Pitch Classification

This page presents information about the Pitch Classification dataset which will be used as a part of Lab 03 in CS 307.

It’s tough to make predictions, especially about the future.

– Yogi Berra


The original source of the Pitch Classification data is Statcast. Specifically, we will use the pybaseball package to interface with Statcast Search, which is part of Baseball Savant.

Pitch Classification

What is a pitch type you might ask? Well, it’s complicated. Let’s allow someone else to explain:

As we’ll see in a moment, while the pitch type is technically defined by what the pitcher claims they threw, we can probably infer the pitch type based on only speed and spin.

Now that you’re a pitch type expert, here’s a game to see how well you can identify pitches from video:

That game was difficult wasn’t it? Don’t feel bad! Identifying pitches with your eyes is difficult. It is even more difficult when you realize the cameras are playing tricks on you:

But wait! Then how do television broadcasts of baseball games instantly display the pitch type? You guessed it… machine learning! For a deep dive on how they do this, see here:

The long story short is:

  • Have advanced tracking technology that can instantly record speed and spin for each pitch.
  • Have a trained classifier for pitch type based on speed and spin.
  • In real time, make predictions of pitch type as soon as the speed and spin are recorded.
  • Display the result in the stadium and on the broadcast!

There are several ways to accomplish this task, but one decision we’ll make is to make one-model-per-pitcher.

Data Dictionary

The Pitch Classification dataset used in CS 307 will include preprocessing for specific use in Lab 03.

We will look at data for a single pitcher. Shohei Ohtani is a pitcher that pitched for the 2022 Los Angeles Angels and the 2023 Los Angeles Angels. He will pitch for the Los Angeles Dodgers in 2024.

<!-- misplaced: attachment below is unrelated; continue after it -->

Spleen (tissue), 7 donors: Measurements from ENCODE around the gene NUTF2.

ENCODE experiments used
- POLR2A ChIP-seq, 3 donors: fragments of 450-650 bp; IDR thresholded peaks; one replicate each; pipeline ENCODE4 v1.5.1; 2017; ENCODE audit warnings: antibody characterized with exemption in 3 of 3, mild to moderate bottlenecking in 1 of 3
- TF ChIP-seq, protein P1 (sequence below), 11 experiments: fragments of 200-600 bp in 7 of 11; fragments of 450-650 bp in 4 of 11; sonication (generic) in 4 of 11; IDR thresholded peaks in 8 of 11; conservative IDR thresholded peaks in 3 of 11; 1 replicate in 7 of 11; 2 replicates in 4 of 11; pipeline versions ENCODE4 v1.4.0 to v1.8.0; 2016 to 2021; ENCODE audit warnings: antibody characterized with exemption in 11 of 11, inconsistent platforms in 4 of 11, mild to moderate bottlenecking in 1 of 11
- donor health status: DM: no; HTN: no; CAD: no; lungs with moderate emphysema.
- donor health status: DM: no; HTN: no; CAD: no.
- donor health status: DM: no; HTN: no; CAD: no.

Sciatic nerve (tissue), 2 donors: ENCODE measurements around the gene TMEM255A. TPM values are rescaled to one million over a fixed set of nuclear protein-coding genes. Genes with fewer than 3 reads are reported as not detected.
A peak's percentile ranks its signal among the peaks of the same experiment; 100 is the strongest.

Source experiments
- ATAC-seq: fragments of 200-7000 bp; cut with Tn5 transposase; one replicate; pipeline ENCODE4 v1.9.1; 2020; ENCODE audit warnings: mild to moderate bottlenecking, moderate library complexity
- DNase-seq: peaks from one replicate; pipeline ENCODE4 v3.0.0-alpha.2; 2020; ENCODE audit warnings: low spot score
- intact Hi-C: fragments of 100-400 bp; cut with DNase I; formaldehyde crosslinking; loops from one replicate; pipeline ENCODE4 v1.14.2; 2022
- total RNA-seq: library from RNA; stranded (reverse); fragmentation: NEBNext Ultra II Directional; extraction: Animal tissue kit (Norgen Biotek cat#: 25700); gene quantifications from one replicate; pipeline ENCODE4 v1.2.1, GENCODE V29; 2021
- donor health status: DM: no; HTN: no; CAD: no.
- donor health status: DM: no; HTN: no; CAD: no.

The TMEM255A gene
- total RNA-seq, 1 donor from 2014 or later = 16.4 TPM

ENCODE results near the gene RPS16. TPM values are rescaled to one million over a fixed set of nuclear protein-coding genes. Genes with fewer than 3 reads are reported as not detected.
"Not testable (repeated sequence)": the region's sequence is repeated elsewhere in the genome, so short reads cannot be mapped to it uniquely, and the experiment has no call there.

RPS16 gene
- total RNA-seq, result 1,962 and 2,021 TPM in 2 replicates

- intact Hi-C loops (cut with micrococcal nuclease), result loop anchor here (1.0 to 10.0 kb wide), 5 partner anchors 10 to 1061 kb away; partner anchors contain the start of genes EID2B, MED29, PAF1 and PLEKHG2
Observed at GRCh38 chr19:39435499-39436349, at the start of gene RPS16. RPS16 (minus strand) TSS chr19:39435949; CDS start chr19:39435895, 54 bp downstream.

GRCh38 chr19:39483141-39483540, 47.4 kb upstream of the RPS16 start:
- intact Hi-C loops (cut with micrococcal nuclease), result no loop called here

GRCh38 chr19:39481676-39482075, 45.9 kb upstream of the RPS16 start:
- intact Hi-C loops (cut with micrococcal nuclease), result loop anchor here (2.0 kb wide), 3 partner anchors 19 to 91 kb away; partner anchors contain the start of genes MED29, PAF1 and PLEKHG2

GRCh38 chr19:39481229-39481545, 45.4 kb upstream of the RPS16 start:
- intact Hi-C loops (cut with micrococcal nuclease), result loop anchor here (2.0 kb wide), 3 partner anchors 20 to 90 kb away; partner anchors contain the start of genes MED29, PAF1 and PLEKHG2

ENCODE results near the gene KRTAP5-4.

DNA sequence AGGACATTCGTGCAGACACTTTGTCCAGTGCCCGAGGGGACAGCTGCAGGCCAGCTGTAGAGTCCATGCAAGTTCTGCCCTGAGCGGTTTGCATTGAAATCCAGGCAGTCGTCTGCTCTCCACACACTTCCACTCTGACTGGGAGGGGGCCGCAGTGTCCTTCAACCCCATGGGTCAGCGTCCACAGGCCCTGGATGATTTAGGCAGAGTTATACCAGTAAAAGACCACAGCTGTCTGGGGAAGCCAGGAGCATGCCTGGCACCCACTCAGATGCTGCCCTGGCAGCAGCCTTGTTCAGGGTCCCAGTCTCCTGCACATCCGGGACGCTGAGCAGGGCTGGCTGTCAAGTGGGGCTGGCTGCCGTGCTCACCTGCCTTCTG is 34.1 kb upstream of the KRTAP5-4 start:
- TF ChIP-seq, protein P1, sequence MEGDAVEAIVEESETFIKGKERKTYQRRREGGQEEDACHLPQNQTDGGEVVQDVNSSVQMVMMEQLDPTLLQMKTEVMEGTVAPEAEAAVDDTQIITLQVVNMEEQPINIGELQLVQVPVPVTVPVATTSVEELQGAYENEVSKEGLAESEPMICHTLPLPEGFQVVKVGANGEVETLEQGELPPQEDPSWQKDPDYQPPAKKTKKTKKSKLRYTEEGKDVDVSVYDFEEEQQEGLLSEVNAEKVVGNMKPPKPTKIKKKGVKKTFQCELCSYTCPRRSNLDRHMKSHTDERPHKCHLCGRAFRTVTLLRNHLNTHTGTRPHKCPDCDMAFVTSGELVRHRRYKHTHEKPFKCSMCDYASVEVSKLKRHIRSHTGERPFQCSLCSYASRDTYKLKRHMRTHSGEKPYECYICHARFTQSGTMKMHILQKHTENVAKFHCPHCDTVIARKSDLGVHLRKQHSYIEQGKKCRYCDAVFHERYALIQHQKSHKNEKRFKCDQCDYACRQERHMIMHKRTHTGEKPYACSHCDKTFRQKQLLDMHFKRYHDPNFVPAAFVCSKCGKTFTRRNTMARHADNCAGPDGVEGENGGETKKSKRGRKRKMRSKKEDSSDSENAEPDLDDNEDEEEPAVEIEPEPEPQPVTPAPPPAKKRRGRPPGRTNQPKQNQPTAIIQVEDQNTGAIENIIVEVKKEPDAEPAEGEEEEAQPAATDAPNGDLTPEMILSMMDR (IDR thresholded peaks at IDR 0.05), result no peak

Note that we are only providing a subset of available features. Additionally, we have poisoned the data with a non-trivial amount of missing data.

We document this specific data here. Each observation contains information about a single pitch thrown by Shohei Ohtani in either 2022 (train data) or 2023 (test data) during an MLB regular season game.


  • [object] the name of the pitch derived from the Statcast Data, which is the name of the pitch type thrown


  • [float64] pitch velocity (miles per hour) measured shortly after leaving the pitcher’s hand


  • [float64] pitch spin rate (revolutions per minute) measured shortly after leaving the pitcher’s hand


  • [float64] horizontal movement (feet) of the pitch from the catcher’s perspective.


  • [float64] vertical movement (feet) of the pitch from the catcher’s perspective.


  • [object] side of the plate batter is standing, either L (left) or R (right)

Original and complete documentation for this data can be found in the Statcast Search CSV Documentation.

Data for Machine Learning

For CS 307 lab, we will provide training data, stored as a CSV file, accessible via the web.

The test data is only available within the autograder.

Here, the train-test split is based on time.

  • Train: 2022 MLB Season
  • Test: 2023 MLB Season

Loading the Data

import pandas as pd
pitches_train = pd.read_csv("https://cs307.org/lab-03/data/pitches-train.csv")
pitch_name release_speed release_spin_rate pfx_x pfx_z stand
0 Sweeper 84.7 2667.0 1.25 0.01 R
1 Sweeper 83.9 2634.0 1.41 0.20 R
2 Sweeper 84.4 2526.0 1.26 0.25 R
3 Curveball 74.3 2389.0 0.93 -1.10 L
4 Sweeper 85.6 2474.0 1.08 0.52 R
... ... ... ... ... ... ...
2623 Split-Finger 91.8 1314.0 -0.30 0.08 R
2624 Sweeper 86.9 2440.0 1.11 0.51 R
2625 4-Seam Fastball 99.2 2320.0 0.04 0.81 R
2626 4-Seam Fastball 97.9 2164.0 0.08 1.06 R
2627 4-Seam Fastball 99.8 2182.0 -0.19 1.07 R

2628 rows × 6 columns